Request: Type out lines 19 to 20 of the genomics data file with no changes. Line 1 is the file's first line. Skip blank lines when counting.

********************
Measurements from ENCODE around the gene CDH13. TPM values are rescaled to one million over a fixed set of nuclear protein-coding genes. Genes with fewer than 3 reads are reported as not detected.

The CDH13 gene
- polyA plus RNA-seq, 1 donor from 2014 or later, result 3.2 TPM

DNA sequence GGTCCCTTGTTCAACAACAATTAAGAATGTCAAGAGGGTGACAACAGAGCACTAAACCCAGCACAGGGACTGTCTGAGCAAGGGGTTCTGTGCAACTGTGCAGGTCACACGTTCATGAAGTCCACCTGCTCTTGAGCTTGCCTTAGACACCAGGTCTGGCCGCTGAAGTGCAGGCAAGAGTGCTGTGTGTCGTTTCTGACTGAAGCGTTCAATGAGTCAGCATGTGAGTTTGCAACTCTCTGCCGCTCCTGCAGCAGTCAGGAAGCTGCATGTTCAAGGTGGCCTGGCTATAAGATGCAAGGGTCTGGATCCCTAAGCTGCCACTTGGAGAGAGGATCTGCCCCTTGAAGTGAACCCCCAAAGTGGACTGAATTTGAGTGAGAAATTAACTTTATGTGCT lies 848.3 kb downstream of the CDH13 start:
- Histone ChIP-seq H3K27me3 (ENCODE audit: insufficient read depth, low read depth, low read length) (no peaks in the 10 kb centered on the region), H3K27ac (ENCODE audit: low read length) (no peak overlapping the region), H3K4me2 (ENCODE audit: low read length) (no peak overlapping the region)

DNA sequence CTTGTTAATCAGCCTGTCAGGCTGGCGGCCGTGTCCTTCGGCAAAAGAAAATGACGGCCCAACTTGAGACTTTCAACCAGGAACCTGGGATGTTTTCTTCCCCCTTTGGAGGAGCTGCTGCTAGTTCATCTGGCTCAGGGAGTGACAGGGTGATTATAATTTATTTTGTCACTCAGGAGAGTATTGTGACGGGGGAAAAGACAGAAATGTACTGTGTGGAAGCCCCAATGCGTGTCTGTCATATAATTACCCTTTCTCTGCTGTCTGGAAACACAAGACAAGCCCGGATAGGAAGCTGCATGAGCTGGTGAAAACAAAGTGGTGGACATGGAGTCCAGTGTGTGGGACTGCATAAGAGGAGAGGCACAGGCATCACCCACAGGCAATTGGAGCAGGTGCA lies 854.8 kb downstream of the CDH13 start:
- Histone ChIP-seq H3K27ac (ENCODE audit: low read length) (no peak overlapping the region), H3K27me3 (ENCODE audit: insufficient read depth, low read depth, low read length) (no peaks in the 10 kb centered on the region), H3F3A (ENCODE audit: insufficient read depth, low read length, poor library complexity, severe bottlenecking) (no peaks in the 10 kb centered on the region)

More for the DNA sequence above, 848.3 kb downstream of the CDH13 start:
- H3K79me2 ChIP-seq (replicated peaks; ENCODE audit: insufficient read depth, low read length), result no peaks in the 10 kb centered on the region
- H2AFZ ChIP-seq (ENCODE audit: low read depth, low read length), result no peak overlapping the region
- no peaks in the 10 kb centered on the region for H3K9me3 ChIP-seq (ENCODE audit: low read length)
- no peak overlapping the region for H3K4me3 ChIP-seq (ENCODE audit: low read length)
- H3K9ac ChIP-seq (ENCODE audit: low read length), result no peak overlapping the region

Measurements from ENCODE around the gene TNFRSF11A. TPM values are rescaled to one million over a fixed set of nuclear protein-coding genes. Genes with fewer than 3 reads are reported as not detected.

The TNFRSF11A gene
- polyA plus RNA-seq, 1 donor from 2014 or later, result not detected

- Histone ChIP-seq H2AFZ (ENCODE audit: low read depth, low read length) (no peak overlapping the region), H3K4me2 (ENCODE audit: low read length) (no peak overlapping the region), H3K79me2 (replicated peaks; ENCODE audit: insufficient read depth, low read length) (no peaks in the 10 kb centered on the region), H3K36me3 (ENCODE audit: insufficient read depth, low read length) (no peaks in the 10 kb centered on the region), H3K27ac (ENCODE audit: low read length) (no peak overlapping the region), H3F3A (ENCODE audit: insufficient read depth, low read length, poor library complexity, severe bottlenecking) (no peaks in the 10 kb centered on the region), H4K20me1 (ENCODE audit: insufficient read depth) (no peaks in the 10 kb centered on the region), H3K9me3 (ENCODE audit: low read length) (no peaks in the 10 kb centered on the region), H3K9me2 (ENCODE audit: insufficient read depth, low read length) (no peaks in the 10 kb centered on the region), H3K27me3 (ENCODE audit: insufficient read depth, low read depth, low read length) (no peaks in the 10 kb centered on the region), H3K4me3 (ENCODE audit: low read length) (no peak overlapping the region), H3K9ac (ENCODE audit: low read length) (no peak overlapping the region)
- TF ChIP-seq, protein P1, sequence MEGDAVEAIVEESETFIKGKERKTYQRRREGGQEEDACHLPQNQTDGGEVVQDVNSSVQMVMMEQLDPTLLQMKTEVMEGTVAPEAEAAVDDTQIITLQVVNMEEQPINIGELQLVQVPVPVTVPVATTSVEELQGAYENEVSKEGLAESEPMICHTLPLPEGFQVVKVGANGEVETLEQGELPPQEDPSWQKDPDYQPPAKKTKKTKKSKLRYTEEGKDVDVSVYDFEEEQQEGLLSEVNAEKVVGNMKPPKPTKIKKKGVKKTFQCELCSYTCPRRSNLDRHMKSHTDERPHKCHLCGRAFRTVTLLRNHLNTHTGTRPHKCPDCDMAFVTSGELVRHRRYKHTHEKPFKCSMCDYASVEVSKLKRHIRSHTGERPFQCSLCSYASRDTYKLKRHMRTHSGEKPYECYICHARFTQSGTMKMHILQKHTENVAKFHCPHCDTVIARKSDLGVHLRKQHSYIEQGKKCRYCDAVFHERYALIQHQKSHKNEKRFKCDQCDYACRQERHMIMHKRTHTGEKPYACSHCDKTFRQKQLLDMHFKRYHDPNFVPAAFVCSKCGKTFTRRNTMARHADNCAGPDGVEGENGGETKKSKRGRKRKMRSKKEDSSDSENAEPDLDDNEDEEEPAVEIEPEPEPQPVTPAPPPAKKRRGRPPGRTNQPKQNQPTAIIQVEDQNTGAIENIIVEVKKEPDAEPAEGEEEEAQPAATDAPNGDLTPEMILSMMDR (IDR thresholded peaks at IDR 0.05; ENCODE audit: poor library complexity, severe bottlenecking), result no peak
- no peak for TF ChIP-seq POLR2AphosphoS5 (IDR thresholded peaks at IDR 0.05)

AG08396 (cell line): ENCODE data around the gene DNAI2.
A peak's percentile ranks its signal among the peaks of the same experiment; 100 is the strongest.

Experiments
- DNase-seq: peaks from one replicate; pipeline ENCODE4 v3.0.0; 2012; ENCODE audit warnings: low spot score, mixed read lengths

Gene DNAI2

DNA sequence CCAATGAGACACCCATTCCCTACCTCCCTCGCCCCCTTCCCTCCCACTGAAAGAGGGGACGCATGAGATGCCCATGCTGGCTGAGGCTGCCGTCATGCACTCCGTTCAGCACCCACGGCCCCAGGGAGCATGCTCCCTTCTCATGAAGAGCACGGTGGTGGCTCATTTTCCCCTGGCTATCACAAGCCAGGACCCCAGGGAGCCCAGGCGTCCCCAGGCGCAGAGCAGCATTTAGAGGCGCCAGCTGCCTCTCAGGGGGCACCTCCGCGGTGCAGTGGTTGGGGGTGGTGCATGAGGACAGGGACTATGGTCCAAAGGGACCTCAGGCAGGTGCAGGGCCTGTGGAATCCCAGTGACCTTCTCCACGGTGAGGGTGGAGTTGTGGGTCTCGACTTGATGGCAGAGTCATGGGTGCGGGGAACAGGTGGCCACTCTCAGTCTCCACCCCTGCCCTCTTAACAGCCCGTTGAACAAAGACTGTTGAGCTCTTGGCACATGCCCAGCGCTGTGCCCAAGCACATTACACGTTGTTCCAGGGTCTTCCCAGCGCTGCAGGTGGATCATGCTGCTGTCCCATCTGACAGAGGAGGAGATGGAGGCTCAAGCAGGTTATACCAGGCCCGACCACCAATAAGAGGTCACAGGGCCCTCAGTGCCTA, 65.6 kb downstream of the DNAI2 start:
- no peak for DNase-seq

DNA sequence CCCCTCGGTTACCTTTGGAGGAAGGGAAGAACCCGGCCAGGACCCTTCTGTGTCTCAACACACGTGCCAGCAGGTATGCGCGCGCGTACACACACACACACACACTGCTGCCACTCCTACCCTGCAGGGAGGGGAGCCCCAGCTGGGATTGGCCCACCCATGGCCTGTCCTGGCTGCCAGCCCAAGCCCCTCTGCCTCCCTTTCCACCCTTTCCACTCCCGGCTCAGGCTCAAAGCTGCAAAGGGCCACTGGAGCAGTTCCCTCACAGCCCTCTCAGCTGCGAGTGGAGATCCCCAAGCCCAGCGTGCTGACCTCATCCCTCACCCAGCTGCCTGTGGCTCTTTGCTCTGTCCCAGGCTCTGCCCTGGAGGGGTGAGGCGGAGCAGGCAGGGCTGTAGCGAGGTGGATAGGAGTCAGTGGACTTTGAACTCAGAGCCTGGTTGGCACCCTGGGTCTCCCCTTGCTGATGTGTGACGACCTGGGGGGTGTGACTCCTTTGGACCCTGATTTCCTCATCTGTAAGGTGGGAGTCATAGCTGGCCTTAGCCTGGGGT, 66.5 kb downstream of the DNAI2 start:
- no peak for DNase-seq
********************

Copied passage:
- no peak for TF ChIP-seq POLR2AphosphoS5 (IDR thresholded peaks at IDR 0.05)

AG08396 (cell line): ENCODE data around the gene DNAI2.